Whereas today I would like the reader to feel the presence of Flaubert the whole time; my ideal would be that the reader simultaneously feels, comprehends, and knows the personality of Flaubert, totally as an individual and yet totally as an expression of his time. In other words. Flaubert can be understood only by his difference from his neighbors.
Do you see what I mean by this? For example, there were a considerable number of writers who elaborated analogous theories at the time and produced more or less valid works inspired by them—Leconte de Lisle or the Goncourts, for example: it is necessary to try to study how they were all determined to produce this particular vision, and how Flaubert was determined similarly yet otherwise, and saw it in another fashion. My aim is to try to demonstrate the encounter between the development of the person, as psychoanalysis has shown it to us, and the development of history.
For at a certain moment, an individual in his very deepest and most intimate conditioning, by the family, can fulfill a historical role. Robespierre could be taken as an example. But it would be impossible to pursue such a study of him, because there are no materials for doing so. What would be necessary to know is what was the encounter of the revolution which created the Committee of Public Safety, and the son of Monsieur and Madame Robespierre of Arras.
This is the theoretical aim of your present work. But why exactly the choice of Flaubert?
Because he is the imaginary. With him, I am at the border, the barrier of dreams.
There have been writers or politicians who have left a certain work and who could equally well provide the material for such a study—
In theory, yes. There were a number of reasons, however, which led me to select Flaubert. Firstly, to give the strictly circumstantial cause of this selection: Flaubert is one of the very rare historical or literary personages who have left behind so much information about themselves. There are no fewer than thirteen volumes of correspondence, each of six hundred pages or so. He often wrote letters to several persons the same day, with slight variations between them, which are often very amusing.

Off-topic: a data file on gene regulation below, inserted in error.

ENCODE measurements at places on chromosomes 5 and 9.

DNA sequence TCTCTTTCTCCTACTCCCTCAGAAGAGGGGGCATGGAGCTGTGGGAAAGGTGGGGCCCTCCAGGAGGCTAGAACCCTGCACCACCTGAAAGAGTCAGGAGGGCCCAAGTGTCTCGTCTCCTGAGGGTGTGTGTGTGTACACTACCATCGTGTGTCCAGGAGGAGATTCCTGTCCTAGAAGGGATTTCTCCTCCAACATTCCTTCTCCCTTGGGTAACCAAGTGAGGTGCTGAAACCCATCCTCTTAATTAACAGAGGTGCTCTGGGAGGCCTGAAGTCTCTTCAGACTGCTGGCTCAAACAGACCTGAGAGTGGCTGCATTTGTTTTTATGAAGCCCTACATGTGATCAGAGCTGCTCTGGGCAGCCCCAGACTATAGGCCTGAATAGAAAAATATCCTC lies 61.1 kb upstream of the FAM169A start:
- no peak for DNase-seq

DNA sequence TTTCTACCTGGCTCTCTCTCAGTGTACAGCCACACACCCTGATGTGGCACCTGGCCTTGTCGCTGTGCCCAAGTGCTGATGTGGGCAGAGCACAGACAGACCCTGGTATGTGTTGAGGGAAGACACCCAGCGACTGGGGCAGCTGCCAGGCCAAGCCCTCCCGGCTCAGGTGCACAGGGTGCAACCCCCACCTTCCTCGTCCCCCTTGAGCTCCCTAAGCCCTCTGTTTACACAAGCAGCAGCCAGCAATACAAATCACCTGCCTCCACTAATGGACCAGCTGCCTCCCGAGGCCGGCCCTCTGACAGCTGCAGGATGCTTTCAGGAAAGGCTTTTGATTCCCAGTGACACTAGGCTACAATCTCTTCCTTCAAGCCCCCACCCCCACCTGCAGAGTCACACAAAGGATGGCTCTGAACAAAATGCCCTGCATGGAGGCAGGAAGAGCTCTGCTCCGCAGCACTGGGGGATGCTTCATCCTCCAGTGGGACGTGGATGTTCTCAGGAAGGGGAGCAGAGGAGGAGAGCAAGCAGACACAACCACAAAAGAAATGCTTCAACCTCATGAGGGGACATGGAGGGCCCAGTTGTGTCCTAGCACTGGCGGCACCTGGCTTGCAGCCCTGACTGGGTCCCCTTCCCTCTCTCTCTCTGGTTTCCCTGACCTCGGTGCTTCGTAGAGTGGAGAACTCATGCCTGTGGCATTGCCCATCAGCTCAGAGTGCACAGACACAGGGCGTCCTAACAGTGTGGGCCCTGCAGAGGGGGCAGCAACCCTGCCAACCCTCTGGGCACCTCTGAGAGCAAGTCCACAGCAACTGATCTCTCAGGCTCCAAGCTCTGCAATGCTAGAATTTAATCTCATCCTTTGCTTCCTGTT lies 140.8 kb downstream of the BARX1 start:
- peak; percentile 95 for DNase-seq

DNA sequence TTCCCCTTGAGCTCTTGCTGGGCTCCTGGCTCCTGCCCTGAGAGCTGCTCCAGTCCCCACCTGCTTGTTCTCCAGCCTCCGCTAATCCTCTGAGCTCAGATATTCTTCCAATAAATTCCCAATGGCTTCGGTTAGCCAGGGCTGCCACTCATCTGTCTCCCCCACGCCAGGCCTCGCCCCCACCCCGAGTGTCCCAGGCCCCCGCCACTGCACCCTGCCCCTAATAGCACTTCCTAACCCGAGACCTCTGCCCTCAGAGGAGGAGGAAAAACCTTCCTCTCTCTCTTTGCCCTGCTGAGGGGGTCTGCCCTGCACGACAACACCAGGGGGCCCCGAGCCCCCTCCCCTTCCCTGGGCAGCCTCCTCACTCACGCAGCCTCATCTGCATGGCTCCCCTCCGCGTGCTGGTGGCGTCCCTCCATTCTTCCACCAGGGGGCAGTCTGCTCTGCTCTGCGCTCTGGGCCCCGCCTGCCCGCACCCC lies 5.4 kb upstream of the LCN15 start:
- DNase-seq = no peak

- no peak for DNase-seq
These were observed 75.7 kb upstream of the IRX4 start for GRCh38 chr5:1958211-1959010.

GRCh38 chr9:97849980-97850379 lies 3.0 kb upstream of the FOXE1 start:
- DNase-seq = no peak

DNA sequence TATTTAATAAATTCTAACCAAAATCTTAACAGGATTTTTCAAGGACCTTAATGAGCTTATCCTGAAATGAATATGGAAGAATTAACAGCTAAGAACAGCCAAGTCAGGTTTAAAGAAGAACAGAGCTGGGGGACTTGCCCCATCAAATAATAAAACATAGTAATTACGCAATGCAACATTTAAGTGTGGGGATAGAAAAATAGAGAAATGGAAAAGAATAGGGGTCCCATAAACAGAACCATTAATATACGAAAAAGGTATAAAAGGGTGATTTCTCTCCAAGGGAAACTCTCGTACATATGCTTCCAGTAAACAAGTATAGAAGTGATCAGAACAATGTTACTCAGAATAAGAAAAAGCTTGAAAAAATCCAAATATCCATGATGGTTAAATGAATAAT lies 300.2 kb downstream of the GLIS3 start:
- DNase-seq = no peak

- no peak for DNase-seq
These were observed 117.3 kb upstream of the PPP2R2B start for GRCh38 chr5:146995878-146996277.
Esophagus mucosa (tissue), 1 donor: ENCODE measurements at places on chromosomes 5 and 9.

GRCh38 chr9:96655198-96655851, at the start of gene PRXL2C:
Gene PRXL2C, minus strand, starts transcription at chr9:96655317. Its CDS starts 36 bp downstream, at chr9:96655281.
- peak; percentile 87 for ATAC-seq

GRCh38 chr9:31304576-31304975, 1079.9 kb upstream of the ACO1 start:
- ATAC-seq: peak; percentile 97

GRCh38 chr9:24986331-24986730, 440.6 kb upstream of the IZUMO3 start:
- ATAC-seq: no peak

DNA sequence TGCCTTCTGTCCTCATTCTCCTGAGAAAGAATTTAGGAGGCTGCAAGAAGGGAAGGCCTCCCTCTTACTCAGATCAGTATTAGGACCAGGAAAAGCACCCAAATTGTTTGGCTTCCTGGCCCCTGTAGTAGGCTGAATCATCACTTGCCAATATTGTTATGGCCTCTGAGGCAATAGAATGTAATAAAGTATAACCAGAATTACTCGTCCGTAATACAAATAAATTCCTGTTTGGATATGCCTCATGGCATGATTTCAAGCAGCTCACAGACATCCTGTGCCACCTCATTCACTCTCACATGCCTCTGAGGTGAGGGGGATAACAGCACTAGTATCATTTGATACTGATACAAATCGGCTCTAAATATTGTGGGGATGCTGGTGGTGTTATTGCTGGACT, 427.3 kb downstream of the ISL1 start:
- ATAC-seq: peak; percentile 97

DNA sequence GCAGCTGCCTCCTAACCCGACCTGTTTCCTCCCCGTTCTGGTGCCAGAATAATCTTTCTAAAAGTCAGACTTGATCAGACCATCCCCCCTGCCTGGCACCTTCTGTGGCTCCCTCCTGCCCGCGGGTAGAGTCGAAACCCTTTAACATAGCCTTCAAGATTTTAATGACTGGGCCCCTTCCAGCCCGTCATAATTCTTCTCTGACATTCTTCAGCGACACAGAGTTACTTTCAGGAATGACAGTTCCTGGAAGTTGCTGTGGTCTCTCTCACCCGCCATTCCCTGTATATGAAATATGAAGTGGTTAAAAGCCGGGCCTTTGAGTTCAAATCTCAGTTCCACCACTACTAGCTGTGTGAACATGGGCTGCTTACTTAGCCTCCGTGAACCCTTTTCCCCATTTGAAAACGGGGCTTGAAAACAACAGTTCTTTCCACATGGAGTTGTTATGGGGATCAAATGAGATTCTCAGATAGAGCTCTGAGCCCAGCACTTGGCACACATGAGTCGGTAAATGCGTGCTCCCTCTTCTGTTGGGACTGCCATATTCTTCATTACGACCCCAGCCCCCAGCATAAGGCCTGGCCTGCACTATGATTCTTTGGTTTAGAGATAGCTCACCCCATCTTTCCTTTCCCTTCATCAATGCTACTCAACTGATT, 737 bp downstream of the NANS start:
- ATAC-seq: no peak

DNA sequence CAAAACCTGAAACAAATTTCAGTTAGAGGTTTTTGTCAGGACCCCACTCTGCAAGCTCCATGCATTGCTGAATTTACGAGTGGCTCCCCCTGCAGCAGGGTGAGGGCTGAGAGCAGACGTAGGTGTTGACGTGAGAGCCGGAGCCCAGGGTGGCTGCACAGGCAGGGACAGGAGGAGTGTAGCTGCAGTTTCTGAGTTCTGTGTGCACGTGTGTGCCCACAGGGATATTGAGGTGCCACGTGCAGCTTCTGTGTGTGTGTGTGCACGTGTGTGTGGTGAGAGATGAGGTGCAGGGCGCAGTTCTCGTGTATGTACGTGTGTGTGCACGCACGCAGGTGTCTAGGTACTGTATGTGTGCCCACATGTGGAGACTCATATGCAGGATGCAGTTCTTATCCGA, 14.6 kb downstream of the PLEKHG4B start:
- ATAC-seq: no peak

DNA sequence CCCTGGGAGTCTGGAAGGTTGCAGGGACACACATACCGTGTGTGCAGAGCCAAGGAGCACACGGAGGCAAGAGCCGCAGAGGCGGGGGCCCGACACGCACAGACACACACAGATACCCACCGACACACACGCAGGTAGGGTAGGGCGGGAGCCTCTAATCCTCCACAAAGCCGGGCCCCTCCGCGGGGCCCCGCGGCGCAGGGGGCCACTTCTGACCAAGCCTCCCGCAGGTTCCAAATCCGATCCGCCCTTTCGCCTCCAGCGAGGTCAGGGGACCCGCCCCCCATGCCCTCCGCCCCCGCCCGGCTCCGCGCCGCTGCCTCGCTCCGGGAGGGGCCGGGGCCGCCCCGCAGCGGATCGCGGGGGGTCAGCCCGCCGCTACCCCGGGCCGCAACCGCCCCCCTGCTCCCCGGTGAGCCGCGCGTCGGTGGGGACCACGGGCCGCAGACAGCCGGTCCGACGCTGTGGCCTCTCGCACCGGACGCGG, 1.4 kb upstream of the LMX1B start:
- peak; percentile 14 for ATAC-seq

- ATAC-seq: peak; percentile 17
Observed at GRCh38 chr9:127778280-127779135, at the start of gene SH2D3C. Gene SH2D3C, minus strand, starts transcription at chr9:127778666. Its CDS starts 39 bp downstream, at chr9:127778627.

Apart from this, there are numerous reports and witnesses of him; The Goncourt brothers kept a diary and saw Flaubert very frequently, so that we see him from the outside through the Goncourts and we also have a record of what he said to others about himself, recorded by the Goncourts—not an altogether trustworthy source, of course, since they were rancorous imbeciles in many ways. Nevertheless, there are many facts in their Journal. Besides this, of course, there is a complete correspondence with George Sand, letters of George Sand on Flaubert, memoirs of him, and so on. All this is completely circumstantial, but it is of great importance.
Secondly, however, Flaubert represents for me the exact opposite of my own conception of literature: a total disengagement and a certain idea of form, which is not what I admire. For example, Stendhal is a writer whom I greatly prefer to Flaubert, while Flaubert is probably much more important for the development of the novel than Stendhal. I mean that Stendhal is much finer and stronger. One can give oneself completely to him—his style is acceptable, his heroes are sympathetic, his vision of the world is true and the historical conception behind it is very acute.